Bangla bondhuThe planned Nepal-Bangladesh oil trade could help break the Indian fuel monopoly
Nepal’s ongoing crisis of petroleum oil and cooking gas started when our sole supplier, Indian Oil Corporation, refused to fill our oil tankers and gas bullets, and the Indian border security forces and customs officials blocked oil shipments at the border. The southern neighbour has thereby reneged on its oil trade commitments to pressure Nepal into amending its newly promulgated constitution.
Out of desperation, Nepal has started cutting trees and selling fuel-wood to urban residents for cooking. Butthis is a destructive and short-term solution to the
problem. Hence, Nepal signed a Memorandum of Understanding with China on October 29 for oil trade, and a Nepal-China commercial treaty is due to be
signed this week for import of one-third of Nepal’s petroleum needs. This article proposes that Nepal should sign a similar agreement with Bangladesh to fulfil the other one-third of its petroleum needs. India could supply the remaining one-third of Nepal’s oil and gas needs.
Bangladesh has been observing Energy Security Day on August 9 annually to draw inspiration from its assassinated first president Bangabandhu Sheikh Mujibur Rahman who had aspired to develop gas fields and strengthen its energy sector. Thus, Bangladesh is in a position to meet Nepal’s energy needs provided that we workout certain arrangements. That is why a high level Nepal Oil Corporation (NOC) delegation is in Bangladesh since November 14 to assess all the possible options for importing cooking gas, petrol, diesel, kerosene and air turbine fuel.
Bangladesh has created a balanced mixed energy system by developing its natural gas, coal and petroleum resources, diversifying crude oil imports, expanding refineries, and importing electricity from India. Even though the country is self-sufficient in natural gas, it has lodged a strategic claim with the Asian Development Bank to be an investor in the TAPI (Turkmenistan, Afghanistan, Pakistan and India) pipeline project to transport natural gas from Central Asia to South Asia. Hopefully, Nepal will demand her share in the TAPI scheme as the proposed pipeline would be close to its border.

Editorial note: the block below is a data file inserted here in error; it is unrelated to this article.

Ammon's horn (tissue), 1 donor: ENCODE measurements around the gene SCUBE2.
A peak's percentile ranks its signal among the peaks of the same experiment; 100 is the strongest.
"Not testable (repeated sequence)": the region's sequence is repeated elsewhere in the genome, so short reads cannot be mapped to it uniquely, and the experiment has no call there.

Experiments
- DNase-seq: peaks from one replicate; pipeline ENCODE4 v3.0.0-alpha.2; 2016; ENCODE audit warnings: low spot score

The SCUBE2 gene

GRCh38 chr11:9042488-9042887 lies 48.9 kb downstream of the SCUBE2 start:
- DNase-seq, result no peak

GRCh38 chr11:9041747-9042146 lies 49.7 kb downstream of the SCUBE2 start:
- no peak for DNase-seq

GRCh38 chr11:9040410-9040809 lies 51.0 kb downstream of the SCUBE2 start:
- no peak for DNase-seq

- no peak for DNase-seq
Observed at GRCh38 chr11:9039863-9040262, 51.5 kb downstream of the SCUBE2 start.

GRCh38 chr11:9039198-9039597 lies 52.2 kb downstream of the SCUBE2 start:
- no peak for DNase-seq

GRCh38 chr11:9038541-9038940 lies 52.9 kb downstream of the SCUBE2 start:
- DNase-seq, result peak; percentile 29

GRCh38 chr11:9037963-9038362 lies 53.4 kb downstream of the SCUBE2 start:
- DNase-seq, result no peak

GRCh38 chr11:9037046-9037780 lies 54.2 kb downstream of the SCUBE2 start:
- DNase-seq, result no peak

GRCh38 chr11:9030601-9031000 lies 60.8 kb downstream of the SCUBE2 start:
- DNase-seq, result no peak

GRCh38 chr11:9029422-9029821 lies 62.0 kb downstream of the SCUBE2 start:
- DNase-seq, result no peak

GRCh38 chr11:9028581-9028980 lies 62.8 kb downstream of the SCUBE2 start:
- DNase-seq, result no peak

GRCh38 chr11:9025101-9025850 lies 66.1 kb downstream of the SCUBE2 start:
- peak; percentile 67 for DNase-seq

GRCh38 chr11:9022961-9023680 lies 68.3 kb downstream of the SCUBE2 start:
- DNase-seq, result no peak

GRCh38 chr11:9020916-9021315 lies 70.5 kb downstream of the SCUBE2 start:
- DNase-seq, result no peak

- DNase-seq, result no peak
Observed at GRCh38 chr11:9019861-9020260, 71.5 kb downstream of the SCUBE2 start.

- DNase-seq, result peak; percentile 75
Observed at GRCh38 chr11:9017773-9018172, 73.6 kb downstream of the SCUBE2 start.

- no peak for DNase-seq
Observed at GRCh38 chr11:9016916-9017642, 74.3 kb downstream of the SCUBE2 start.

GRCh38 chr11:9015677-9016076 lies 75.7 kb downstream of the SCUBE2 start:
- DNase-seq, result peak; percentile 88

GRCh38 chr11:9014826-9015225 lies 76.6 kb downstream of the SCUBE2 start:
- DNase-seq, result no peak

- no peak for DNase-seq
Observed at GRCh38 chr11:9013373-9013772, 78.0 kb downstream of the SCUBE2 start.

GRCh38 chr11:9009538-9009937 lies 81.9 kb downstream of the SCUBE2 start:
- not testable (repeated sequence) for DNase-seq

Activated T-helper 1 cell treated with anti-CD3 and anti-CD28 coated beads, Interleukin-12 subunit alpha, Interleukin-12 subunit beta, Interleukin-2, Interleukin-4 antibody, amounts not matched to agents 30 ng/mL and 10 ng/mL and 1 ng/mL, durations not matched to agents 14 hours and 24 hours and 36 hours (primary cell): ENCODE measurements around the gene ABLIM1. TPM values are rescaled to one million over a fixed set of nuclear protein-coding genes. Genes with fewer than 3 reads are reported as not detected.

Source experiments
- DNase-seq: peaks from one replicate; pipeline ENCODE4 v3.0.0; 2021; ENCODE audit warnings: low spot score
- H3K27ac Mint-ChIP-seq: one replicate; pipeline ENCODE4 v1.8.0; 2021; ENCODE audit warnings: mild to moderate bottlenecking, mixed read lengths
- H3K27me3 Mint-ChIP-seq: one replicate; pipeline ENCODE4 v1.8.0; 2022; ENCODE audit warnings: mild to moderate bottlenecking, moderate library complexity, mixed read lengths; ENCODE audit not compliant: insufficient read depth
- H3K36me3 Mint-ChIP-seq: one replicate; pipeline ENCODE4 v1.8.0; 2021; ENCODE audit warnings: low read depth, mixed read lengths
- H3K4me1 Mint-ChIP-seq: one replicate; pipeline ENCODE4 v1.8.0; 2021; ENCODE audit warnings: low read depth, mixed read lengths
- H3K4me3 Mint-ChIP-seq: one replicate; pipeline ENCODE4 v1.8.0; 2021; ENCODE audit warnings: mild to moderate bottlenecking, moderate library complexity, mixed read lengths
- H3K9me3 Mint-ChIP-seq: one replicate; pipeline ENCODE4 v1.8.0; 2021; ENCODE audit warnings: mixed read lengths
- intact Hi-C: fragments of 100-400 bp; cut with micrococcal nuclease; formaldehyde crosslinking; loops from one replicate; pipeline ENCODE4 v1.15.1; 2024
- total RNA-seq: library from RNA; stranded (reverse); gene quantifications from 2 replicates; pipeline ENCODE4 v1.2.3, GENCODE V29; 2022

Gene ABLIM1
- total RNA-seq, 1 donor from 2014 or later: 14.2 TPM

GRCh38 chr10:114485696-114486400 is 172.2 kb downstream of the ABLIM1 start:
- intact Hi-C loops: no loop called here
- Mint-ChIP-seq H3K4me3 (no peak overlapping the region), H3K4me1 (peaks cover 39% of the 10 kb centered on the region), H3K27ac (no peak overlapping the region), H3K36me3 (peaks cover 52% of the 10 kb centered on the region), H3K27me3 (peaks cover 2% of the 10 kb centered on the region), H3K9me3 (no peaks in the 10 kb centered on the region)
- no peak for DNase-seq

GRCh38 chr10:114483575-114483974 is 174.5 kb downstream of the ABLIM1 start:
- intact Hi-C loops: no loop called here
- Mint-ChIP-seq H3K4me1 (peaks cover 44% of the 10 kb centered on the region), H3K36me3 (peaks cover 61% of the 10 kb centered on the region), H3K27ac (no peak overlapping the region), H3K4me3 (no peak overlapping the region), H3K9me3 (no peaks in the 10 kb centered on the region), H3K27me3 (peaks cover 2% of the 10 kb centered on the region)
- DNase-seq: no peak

We need petroleum to keep the factory wheels turning, motor vehicles running, airplanes flying and hospitals running. Nepal imported about 1.63 million tonnes of oil and gas in 2014-15. Imports have been swelling at the rate of 0.2 million tonnes annually for the past three years. Bangladesh imports four times more oil than Nepal, and to accommodate Nepal’s one-third of petroleum demand, it will have to boost the capacity of its refineries by about 0.5 million tonnes initially. Thus, the NOC delegation needs to assure Bangladesh about Nepal’s schedule for gas and oil imports for a durable solution in terms of quantity, time, prices, cost, and recovery rates.
The transportation of an agreed quantity of imports between Bangladesh and Nepal has to pass through a corridor that is simple in geography but complicated in institutional functions. There is the Kakadvitta-Siliguri-Phulbari transit and transport corridor in place and it could be enriched by adding natural gas and oil in its basket of merchandise.